- Obesity can result from other medical conditions, including thyroid or other endocrine disorders. Mental illnesses, like depression, anxiety, mood disorders, and brain injuries, can also contribute to excessive weight gain. If you have a medical condition that causes your obesity, you may be able to qualify for disability by meeting or closely matching the listing for the condition that caused your weight gain.
- Obesity additionally leads to the development of other health complications, including serious and even life-threatening conditions like coronary artery disease, heart disease, stroke, diabetes, and degenerative arthritis, among others. If you have other health issues due to your BMI, then you may meet or equal the severity of a listed condition. If so, then you’ll qualify for benefits under that listing.
Because the Blue Book is written for official use, it contains extensive medical terminology and complex descriptions of illnesses, tests, and body systems. Work closely with your doctor to understand the SSA’s medical eligibility requirements and to build your medical records.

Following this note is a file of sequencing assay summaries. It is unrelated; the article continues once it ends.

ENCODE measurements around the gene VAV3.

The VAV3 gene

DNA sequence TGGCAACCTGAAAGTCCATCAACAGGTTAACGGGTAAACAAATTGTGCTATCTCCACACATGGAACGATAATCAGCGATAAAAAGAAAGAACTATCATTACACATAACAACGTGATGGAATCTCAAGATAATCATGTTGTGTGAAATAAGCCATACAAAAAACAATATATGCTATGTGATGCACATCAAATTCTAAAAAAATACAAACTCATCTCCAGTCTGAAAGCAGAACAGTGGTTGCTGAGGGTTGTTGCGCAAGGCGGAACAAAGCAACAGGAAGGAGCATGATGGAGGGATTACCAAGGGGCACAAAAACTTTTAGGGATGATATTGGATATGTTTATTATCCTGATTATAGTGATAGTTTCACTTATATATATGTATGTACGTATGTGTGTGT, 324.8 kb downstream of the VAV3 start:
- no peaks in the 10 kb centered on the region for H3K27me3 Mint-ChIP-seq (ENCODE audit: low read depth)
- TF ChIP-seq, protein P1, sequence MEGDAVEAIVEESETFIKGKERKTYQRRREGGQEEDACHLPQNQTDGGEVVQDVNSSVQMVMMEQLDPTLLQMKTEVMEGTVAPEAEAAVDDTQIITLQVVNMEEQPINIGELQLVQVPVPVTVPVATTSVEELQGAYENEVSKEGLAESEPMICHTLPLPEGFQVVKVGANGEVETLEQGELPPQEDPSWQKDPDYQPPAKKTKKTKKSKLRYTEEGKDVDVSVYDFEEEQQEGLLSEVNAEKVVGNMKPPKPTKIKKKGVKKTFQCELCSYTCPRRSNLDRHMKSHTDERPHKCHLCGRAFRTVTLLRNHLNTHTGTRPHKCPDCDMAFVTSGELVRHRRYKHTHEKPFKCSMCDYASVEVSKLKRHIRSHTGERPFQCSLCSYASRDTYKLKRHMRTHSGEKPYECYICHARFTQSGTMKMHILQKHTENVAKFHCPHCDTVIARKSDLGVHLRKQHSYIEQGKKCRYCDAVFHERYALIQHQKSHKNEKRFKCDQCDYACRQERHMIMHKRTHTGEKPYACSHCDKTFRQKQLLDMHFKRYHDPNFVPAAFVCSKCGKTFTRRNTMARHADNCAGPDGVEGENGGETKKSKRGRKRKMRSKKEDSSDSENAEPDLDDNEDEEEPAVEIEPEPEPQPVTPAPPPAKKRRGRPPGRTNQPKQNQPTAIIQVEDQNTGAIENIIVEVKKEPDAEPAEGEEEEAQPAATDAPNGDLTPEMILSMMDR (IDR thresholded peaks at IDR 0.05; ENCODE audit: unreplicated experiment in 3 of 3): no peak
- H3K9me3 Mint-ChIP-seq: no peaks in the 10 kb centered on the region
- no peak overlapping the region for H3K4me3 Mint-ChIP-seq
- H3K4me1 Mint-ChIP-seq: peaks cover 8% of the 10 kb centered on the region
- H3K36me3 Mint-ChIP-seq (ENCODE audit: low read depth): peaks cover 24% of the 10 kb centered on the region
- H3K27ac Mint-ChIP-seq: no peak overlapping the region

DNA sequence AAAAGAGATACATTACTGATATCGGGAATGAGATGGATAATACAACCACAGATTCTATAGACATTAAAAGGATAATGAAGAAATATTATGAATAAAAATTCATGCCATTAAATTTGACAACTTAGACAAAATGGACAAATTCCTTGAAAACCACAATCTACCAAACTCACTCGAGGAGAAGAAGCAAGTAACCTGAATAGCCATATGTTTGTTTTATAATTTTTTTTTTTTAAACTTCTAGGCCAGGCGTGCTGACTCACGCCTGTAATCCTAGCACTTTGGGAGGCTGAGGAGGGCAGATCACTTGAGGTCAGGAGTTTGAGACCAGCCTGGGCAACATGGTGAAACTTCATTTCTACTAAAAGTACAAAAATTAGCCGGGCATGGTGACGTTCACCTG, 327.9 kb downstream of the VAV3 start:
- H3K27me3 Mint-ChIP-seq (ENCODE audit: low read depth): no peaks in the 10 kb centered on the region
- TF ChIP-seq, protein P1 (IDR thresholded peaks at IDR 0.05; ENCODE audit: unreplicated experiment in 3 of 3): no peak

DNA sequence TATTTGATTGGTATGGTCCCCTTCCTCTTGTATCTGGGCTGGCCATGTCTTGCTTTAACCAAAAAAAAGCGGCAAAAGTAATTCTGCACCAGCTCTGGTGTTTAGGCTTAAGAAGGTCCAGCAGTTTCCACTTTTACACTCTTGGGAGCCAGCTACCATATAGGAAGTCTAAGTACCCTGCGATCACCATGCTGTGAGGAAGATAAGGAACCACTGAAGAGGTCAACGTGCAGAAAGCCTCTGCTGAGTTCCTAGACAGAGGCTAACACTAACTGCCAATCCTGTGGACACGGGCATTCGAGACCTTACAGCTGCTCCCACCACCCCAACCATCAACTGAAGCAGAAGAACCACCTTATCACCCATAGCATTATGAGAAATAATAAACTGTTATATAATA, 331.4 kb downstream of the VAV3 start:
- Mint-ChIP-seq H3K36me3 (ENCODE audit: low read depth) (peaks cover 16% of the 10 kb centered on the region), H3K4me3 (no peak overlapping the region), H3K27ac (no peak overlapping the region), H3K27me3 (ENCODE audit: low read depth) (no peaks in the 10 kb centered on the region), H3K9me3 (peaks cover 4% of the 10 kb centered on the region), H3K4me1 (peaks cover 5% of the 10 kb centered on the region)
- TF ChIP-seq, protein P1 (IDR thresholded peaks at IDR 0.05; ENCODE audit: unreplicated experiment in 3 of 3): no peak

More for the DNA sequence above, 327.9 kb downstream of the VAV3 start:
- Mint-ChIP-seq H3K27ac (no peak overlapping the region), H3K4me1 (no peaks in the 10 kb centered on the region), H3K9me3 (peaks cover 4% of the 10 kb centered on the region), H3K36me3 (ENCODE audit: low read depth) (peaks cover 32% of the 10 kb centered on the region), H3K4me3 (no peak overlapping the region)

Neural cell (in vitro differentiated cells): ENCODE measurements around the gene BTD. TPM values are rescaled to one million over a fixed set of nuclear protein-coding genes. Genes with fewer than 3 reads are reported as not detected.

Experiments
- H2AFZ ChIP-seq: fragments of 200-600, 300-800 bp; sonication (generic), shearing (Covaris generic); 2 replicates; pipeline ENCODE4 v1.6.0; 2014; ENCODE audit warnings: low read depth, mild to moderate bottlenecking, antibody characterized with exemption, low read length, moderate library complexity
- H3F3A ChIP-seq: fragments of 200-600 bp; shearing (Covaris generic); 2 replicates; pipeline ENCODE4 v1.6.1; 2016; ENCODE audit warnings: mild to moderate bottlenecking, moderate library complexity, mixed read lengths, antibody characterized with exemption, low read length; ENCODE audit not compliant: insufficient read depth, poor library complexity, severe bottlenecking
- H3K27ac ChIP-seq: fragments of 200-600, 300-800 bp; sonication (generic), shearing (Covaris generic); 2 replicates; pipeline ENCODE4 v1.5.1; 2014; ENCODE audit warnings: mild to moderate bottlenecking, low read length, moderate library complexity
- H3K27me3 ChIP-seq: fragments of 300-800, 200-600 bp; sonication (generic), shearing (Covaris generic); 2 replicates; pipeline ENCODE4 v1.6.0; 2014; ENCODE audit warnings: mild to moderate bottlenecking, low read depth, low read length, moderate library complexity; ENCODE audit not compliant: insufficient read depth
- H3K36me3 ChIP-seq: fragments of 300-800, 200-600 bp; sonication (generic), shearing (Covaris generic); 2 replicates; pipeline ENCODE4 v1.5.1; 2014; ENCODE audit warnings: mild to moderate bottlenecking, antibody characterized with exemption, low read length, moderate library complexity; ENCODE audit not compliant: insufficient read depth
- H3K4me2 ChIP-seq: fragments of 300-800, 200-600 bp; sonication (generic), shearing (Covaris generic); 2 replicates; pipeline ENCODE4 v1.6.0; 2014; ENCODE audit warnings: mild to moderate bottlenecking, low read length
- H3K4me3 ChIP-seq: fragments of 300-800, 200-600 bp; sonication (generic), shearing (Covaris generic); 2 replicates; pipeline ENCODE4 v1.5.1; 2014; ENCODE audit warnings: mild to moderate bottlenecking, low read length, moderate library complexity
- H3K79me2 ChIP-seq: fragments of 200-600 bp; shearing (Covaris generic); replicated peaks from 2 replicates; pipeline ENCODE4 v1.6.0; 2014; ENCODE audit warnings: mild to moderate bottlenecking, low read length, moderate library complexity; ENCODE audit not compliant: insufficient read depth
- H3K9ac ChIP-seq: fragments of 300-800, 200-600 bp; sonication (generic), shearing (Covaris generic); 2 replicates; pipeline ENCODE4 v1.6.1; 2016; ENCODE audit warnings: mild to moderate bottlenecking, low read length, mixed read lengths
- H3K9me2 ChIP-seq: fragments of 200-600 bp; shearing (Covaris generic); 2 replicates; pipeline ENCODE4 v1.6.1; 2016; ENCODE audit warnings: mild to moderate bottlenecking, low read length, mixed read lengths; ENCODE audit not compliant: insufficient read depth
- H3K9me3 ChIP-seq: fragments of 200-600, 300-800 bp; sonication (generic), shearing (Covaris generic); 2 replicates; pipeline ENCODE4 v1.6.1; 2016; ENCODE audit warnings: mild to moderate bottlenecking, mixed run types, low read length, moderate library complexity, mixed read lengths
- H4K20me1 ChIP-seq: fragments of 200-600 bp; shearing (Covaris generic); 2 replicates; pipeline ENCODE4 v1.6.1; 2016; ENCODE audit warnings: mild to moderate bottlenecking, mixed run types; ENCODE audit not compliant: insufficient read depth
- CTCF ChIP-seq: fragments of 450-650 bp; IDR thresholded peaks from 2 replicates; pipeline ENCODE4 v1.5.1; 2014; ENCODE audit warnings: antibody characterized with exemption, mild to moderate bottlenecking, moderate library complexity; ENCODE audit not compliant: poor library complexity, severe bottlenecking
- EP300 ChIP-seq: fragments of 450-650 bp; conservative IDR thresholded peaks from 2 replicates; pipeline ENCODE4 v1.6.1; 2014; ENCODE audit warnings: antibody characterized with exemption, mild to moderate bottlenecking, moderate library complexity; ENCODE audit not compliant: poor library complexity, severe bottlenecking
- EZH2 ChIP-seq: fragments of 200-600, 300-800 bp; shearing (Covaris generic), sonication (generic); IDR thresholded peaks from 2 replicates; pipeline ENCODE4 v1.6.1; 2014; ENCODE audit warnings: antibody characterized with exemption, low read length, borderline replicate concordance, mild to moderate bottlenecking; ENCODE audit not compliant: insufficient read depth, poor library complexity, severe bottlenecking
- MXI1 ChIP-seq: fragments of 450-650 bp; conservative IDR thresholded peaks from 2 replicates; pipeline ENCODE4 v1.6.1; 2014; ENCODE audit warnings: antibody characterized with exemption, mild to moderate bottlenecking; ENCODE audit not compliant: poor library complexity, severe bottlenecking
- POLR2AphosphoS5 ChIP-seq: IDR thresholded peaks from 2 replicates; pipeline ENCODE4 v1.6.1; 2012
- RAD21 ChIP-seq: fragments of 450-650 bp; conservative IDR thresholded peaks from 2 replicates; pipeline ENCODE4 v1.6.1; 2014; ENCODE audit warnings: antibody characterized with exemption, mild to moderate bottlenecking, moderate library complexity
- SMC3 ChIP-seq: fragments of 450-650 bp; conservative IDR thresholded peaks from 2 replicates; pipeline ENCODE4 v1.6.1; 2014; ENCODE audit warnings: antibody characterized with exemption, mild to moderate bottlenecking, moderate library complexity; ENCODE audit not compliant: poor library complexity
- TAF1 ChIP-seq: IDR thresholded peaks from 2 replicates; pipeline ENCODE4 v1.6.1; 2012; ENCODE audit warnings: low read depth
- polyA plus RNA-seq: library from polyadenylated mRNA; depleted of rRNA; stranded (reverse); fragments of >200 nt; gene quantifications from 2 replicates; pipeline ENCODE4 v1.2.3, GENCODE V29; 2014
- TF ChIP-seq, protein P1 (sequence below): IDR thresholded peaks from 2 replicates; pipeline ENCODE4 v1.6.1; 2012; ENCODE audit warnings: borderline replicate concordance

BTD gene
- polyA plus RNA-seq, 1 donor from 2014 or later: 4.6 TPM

Medically Qualifying for SSD through an Residual Functional Capacity Analysis
If you are unable to meet or match a listed condition, you can still be approved for disability, though additional review steps are necessary for the SSA to verify your eligibility. These include the completion of “functional reports” by you, your doctor, and sometimes by other individuals, like friends, family members, or caregivers.
These reports are part of a “residual functional capacity” or RFC analysis, a process the SSA uses to better understand medical conditions that don’t precisely fit a disability listing.
Functional reports may include forms that ask about your physical and mental or emotional limitations. These reports must be thorough and must show that your obesity and related complications severely limit your ability to complete everyday tasks and activities like:
- Getting dressed, grooming, and bathing
- Preparing or shopping for food,
- Taking care of yourself and your home, yard, children, or pets.